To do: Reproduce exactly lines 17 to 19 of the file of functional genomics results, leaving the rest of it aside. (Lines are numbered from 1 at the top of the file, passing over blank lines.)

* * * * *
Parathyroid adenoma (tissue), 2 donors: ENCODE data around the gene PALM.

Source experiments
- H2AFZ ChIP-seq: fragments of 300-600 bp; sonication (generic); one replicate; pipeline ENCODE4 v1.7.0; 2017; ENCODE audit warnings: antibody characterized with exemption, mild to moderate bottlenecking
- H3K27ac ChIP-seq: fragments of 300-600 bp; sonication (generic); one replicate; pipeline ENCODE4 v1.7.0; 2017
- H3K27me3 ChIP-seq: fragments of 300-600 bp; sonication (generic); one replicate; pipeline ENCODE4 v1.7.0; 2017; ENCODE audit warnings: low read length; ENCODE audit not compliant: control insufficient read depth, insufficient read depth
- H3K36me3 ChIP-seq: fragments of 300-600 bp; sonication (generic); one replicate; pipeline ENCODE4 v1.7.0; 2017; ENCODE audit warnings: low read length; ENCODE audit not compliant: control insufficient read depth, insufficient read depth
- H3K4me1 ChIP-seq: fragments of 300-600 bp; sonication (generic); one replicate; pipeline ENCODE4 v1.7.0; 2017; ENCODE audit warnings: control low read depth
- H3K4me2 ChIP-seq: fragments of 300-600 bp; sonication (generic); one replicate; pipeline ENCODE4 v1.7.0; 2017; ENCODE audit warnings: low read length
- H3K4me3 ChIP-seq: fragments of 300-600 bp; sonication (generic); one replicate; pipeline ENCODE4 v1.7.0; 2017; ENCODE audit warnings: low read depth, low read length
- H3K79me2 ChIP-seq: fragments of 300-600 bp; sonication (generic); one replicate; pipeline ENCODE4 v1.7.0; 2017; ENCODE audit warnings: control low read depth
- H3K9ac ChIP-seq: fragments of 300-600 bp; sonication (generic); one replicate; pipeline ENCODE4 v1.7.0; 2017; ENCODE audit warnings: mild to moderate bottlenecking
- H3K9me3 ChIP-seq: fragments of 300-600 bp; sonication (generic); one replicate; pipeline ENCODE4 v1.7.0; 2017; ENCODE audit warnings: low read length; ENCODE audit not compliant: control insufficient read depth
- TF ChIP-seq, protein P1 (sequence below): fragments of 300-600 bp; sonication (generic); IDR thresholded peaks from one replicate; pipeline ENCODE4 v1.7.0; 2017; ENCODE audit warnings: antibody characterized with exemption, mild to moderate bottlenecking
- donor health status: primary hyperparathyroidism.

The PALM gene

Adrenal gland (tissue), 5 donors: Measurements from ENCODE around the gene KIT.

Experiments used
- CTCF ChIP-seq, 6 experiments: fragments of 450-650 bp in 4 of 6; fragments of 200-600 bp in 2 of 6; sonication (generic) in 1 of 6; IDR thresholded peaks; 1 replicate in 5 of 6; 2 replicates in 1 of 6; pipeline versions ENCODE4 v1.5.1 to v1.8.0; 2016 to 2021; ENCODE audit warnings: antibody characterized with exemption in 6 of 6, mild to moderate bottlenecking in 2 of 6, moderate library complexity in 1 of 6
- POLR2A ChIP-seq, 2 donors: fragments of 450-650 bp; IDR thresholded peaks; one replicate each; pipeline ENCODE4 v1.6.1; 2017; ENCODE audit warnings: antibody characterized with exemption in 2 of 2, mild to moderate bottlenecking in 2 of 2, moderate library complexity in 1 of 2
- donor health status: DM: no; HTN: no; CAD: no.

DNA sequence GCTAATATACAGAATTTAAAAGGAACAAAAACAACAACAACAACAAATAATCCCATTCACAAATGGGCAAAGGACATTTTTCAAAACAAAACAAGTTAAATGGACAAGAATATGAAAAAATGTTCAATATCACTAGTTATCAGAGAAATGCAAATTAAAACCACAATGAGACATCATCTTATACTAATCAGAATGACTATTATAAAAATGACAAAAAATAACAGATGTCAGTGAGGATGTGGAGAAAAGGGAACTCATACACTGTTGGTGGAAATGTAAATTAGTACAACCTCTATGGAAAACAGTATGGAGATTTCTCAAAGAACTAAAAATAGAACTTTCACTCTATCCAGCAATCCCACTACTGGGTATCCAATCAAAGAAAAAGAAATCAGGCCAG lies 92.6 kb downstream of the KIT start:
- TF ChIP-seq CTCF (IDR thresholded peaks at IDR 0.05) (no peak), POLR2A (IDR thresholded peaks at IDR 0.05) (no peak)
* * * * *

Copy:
Experiments used
- CTCF ChIP-seq, 6 experiments: fragments of 450-650 bp in 4 of 6; fragments of 200-600 bp in 2 of 6; sonication (generic) in 1 of 6; IDR thresholded peaks; 1 replicate in 5 of 6; 2 replicates in 1 of 6; pipeline versions ENCODE4 v1.5.1 to v1.8.0; 2016 to 2021; ENCODE audit warnings: antibody characterized with exemption in 6 of 6, mild to moderate bottlenecking in 2 of 6, moderate library complexity in 1 of 6
- POLR2A ChIP-seq, 2 donors: fragments of 450-650 bp; IDR thresholded peaks; one replicate each; pipeline ENCODE4 v1.6.1; 2017; ENCODE audit warnings: antibody characterized with exemption in 2 of 2, mild to moderate bottlenecking in 2 of 2, moderate library complexity in 1 of 2